Partisan politics and fantasy football

By now I’m sure most of us are pretty sick and tired of all the political ads, most of them accusatory, and the annoying robotic phone calls we have no desire to listen to. And it’s only September. I don’t know how I’m going to stand the onslaught that the next two months will surely bring.

If it was up to me, the TV would remain idle until November 7, when I would flip it on just to see who won. Except for football. I enjoy watching the NFL games, especially my home team, the plainly-named but much loved Cleveland Browns. And it occurs to me that politics in an election year is a lot like football. You’ve got opposing teams battling each other to give their coach, and themselves, the win. Both think they have the right stuff and play hard and sometimes dirty to achieve their goal of victory. They regularly huddle to plan strategy, devising trick plays to keep the opposition off-balance. They attack, suffer through fumbles and turnovers, gain momentum, score some points, and bask in the cheers of the crowd. And both political and football crowds love to say it with signs.

In both politics and football you’ve got players on the left and right, offensive and defensive plays, special teams, extensive TV coverage, backers, returns, and occasionally but rarely a two-point conversion (in politics this is achieved by taking away one vote from your opponent when you convert one to your own team, with a net gain of two). Both even have four-footed mascots and charges of ineligibility.

But one of the things I love to see when I watch a game is the friendly pat on the helmet from one player to another on the opposing team, or the extended arm to help his opponent up after knocking him down. I love to see opposing players after the game is over smiling and chatting like they just ran into each other at the local pub. No hard feelings. Sure, there’s rancor and bad-mouthing between rival teams (much like in politics), but overall these guys come together when they’re not combating each other on the field. Heck, they even switch it up and play on the same team sometimes.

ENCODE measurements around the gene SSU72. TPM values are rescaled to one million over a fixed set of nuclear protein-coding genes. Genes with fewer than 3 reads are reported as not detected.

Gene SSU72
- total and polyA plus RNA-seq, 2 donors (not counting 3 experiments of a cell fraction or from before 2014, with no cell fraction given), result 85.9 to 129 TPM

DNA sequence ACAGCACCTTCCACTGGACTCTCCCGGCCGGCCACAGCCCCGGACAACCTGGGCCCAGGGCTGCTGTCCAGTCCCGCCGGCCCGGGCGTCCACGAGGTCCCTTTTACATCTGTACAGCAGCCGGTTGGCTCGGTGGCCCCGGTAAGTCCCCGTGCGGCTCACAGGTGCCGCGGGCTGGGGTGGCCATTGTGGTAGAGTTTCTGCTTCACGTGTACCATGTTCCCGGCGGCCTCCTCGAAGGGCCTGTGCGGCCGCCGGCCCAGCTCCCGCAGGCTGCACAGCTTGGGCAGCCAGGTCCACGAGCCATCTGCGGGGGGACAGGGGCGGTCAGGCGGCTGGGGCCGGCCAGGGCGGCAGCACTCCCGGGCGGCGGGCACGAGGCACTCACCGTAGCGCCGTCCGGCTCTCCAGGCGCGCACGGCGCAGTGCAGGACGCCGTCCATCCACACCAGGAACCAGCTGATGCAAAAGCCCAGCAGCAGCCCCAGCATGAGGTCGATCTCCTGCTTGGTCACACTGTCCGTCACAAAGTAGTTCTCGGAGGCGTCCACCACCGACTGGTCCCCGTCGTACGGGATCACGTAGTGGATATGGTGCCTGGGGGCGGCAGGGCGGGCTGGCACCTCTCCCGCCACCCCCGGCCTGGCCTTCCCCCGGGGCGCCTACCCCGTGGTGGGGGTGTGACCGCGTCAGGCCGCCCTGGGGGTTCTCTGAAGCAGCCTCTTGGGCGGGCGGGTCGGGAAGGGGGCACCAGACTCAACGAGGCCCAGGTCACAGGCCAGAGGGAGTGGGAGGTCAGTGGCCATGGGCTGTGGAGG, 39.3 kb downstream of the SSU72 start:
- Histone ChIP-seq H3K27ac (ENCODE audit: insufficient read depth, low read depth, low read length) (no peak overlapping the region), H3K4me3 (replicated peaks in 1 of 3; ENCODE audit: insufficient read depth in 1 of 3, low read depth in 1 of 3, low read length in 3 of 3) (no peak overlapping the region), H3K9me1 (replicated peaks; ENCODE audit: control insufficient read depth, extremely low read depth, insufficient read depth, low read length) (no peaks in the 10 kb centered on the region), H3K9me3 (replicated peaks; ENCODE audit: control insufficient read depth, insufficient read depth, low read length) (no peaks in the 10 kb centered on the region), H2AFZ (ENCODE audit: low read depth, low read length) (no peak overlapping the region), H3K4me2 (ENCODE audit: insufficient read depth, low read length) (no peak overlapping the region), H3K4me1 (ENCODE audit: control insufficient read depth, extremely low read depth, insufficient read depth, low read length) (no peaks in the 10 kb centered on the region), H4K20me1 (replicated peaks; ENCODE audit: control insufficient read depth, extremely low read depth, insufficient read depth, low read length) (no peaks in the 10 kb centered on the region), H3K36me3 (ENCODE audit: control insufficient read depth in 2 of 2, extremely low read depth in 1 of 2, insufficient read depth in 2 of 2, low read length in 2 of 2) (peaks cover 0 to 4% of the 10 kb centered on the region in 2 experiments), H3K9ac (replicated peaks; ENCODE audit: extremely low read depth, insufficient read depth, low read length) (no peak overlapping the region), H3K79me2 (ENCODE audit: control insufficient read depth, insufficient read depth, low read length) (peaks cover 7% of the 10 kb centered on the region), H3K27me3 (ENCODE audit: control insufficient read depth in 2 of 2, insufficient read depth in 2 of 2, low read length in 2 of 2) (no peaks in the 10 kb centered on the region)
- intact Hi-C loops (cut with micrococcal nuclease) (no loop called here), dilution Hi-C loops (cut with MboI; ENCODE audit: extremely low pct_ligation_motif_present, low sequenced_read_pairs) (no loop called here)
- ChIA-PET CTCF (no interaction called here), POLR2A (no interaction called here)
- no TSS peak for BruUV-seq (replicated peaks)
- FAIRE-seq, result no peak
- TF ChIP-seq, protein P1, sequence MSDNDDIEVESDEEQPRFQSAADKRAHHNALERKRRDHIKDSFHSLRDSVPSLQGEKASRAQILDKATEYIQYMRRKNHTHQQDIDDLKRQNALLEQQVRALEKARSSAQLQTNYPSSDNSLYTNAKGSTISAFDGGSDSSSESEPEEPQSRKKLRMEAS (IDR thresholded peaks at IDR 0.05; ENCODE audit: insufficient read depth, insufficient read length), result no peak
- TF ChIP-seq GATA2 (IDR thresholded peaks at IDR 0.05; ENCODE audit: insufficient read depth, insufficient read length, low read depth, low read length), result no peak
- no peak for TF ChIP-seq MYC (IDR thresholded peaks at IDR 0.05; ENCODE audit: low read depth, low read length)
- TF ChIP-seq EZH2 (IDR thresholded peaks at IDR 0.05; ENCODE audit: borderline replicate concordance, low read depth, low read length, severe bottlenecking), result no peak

Why can’t politics be like that? Yes, I know, football is just a game and political decisions deal with life and death issues. But when you get right down to it, we all pretty much want the same thing, we’re just working from different playbooks. We disagree on how to achieve it.

Imagine if we could just see those “across the aisle” not as the opposition but as our fellow team members. Oh, man…I’m asking a lot here, aren’t I? Even from myself. But if we could at least just try not demonizing or intentionally misrepresenting each other, listening as much as we speak, and keeping the good of our country and not just ourselves or our party as our ultimate goal, we might find that we can all win.

Pie-in-the-sky, problematic utopianism? Maybe. But if you can have your fantasy football, I can have my pretend politics.